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Criminal justice organisations collaborate to improve wellbeing across sector

Criminal justice organisations collaborate to improve wellbeing across sector

By LIV Media

Communication Health Mentoring Occupations Wellbeing Workplace 


A group of 10 legal, judicial and government organisations have signed up to a Statement of Shared Commitment to improve the wellbeing of those working in the criminal justice sector.

The Statement has been developed in response to high rates of anxiety, depression and suicide amongst legal practitioners and judicial officers working in the criminal justice system.

It follows a recent meeting convened by the Law Institute of Victoria.

LIV president Belinda Wilson says the legal profession took very seriously the health and safety of all those who work in the legal profession – including police, lawyers, judges and magistrates and court staff.

“Increasing pressure and workloads across the justice system have flow on effects for lawyers, judges and magistrates, police and court staff,” Ms Wilson said.

“We know that lawyers are more likely than other professional groups to suffer anxiety and depression, and those who work in the criminal justice sector are particularly vulnerable to experiencing burnout and vicarious trauma.”

She says the Statement aims to bring organisations from across the sector to try to mitigate the factors that have been linked with poor wellbeing in those who work in the criminal justice sector.

Ms Wilson said the LIV criminal law section had agreed to nominate mentors who are available to discuss any issues members may have in criminal law practice. The list will be published on the LIV website.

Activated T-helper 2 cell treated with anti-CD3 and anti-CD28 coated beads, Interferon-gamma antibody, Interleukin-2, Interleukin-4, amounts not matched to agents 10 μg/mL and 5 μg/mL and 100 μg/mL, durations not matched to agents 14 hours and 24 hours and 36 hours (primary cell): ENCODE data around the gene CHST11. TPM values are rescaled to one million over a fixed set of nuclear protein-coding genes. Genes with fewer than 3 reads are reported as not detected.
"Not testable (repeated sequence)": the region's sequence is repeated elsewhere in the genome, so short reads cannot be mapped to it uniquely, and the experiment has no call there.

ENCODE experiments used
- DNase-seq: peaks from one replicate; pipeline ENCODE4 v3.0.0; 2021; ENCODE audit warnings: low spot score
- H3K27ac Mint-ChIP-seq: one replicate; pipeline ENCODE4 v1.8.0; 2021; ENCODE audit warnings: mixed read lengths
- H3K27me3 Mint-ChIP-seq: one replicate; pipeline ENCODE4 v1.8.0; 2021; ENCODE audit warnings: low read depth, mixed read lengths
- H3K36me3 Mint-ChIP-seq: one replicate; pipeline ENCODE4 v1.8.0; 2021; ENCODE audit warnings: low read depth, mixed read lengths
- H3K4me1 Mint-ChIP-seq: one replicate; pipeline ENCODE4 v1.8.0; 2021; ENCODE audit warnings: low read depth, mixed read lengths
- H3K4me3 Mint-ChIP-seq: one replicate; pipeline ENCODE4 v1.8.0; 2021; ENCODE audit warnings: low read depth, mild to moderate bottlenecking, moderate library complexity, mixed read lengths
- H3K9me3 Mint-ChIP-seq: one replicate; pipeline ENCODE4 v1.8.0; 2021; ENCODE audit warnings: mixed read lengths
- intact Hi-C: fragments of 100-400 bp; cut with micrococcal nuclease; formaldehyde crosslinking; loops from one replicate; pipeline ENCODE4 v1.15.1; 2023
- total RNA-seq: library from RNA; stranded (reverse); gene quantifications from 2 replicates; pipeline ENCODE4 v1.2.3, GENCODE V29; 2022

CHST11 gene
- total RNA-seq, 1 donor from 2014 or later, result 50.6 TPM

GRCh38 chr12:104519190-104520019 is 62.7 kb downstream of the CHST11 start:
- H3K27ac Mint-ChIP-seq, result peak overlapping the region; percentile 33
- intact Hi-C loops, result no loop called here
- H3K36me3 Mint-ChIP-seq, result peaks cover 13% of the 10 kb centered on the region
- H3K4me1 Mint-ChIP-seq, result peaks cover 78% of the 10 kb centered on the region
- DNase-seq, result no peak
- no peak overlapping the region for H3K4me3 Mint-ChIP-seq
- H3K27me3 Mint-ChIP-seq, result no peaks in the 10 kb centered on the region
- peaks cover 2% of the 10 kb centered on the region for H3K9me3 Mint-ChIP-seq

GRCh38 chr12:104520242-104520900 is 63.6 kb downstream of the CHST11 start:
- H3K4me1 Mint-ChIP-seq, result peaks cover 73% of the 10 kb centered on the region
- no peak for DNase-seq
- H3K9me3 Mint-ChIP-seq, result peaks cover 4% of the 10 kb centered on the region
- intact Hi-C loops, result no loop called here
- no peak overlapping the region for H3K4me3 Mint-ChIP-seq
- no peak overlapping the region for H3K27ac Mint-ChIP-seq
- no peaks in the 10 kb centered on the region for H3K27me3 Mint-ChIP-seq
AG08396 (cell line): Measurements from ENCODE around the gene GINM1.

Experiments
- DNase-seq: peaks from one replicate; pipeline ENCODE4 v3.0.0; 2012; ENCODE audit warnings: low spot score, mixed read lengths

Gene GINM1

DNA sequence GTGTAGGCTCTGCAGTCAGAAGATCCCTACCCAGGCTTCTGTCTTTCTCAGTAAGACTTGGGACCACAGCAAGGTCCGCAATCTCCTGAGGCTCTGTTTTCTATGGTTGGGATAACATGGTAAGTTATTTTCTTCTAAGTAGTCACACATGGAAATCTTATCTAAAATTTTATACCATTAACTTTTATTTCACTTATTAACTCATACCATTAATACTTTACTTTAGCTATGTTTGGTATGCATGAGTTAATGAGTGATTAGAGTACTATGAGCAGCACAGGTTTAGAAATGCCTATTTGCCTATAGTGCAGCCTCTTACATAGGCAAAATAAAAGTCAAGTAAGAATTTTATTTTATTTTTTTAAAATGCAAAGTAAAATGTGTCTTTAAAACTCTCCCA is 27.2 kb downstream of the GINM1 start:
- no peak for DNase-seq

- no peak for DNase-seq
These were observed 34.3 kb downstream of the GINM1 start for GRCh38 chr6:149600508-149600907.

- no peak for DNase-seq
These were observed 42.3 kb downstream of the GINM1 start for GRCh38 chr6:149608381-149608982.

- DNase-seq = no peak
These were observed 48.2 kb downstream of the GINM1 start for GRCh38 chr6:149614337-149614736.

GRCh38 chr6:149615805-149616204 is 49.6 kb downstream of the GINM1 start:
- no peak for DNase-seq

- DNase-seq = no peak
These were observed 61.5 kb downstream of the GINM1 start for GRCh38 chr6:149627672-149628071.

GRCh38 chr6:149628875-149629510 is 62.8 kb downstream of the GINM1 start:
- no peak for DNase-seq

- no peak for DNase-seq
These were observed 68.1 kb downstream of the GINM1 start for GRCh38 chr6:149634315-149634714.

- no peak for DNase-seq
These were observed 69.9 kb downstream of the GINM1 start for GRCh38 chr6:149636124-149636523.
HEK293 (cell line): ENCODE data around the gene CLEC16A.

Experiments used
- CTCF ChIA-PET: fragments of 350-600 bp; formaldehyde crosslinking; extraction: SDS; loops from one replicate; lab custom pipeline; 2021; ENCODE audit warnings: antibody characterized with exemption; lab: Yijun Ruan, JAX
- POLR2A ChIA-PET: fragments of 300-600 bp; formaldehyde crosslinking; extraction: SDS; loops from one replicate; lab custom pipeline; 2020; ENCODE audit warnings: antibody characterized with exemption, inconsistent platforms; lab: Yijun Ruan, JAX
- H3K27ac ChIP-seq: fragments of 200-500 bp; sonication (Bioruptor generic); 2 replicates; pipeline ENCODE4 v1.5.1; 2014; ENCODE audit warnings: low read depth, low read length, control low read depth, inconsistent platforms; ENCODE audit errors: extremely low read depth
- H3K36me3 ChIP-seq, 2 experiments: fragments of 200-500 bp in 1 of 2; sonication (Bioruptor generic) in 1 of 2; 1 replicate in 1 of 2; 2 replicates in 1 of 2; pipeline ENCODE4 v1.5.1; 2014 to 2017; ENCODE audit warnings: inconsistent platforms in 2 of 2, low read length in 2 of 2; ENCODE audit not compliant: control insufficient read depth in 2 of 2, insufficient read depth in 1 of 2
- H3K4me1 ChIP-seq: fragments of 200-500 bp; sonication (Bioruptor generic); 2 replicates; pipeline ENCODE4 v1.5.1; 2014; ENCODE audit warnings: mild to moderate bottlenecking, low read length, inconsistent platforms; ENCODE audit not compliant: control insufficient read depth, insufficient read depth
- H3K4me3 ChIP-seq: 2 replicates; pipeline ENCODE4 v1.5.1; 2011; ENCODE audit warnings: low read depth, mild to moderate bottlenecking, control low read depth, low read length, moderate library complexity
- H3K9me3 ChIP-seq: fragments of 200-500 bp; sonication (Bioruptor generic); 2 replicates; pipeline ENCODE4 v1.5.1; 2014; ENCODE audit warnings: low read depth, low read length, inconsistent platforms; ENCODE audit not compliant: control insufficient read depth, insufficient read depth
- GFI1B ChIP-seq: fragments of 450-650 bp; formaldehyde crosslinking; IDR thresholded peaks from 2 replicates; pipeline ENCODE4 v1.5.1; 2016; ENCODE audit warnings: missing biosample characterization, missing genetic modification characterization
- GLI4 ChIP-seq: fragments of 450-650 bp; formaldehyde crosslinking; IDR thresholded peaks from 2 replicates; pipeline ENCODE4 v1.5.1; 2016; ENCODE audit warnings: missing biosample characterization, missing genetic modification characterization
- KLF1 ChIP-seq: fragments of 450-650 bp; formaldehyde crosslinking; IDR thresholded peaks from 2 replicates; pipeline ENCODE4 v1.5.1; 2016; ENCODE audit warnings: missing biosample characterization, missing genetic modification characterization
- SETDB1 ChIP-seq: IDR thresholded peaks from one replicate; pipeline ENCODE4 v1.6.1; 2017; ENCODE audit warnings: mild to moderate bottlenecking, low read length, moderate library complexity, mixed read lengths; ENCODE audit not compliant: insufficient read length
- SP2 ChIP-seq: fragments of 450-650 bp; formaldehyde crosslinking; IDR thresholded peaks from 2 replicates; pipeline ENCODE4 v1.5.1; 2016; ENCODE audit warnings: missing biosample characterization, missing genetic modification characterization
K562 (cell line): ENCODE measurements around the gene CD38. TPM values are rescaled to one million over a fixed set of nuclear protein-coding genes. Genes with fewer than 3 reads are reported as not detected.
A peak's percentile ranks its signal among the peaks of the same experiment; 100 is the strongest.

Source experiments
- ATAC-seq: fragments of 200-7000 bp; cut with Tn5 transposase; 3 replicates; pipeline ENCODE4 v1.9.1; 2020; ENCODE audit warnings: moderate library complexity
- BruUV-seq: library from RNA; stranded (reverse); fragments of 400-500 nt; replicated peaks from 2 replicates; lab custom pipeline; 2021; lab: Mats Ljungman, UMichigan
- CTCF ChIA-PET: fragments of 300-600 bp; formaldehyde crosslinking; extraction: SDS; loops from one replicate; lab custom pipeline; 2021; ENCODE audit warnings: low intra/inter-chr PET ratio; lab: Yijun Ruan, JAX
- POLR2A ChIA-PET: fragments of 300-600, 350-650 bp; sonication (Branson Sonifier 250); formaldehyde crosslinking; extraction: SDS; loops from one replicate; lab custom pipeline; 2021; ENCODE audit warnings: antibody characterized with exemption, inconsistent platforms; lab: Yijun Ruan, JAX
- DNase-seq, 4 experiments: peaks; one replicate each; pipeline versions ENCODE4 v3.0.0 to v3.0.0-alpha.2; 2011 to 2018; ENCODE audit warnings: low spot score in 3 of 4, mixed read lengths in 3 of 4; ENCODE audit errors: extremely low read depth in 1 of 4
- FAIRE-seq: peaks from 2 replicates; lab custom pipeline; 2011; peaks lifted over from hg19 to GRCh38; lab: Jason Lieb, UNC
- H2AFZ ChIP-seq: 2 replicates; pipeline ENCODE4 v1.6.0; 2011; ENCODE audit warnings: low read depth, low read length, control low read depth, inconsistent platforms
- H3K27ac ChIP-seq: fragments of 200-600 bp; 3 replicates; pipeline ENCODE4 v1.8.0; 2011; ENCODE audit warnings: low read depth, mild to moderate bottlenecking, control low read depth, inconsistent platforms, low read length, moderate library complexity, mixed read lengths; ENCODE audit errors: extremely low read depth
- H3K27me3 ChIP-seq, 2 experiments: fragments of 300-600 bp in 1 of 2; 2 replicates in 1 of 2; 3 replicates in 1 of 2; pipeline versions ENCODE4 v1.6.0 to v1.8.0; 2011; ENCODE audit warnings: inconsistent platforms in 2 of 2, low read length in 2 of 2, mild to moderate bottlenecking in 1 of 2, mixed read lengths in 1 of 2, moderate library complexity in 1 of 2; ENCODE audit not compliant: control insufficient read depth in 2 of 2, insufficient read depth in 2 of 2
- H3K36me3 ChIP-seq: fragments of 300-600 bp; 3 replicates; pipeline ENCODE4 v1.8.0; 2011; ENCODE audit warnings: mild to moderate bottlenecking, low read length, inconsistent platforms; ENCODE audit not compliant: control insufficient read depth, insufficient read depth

The signatories to the agreement were the Criminal Bar Association, Victoria Police, the Judicial College of Victoria, Victoria Legal Aid, the Office of Public Prosecutions, Federation of Community Legal Centres, Liberty Victoria, Victorian Aboriginal Legal Service, WorkSafe Victoria and the Law Institute of Victoria. They have committed to working together to find ways to reduce stress on those working in the criminal justice system.

Signatories to the Statement have also committed to addressing wellbeing and mental health issues.

Strategies include:

  • Working in partnership with one another to ensure that organisational and systemic structures are developed and implemented to limit stressors that impact on the well-being of those working in the criminal justice system
  • Cultivating a culture of mutual respect and open dialogue between agencies to support productive and constructive relationships
  • Encouraging the provision of easily accessible, effective and safe mental health resources across agencies
  • Encouraging and promoting formal and informal mentoring among junior and senior justice sector employees and practitioners
  • Being effective, respectful and positive role models to each other and for all of those working across different agencies 
  • Encouraging respect and understanding of each other’s work pressures
  • Continuing to meet as a group to identify shared issues and share mental health and wellbeing strategies implemented across respective agencies.

The agencies also agreed to continue to meet to evaluate progress and address issues.

Read the Statement here

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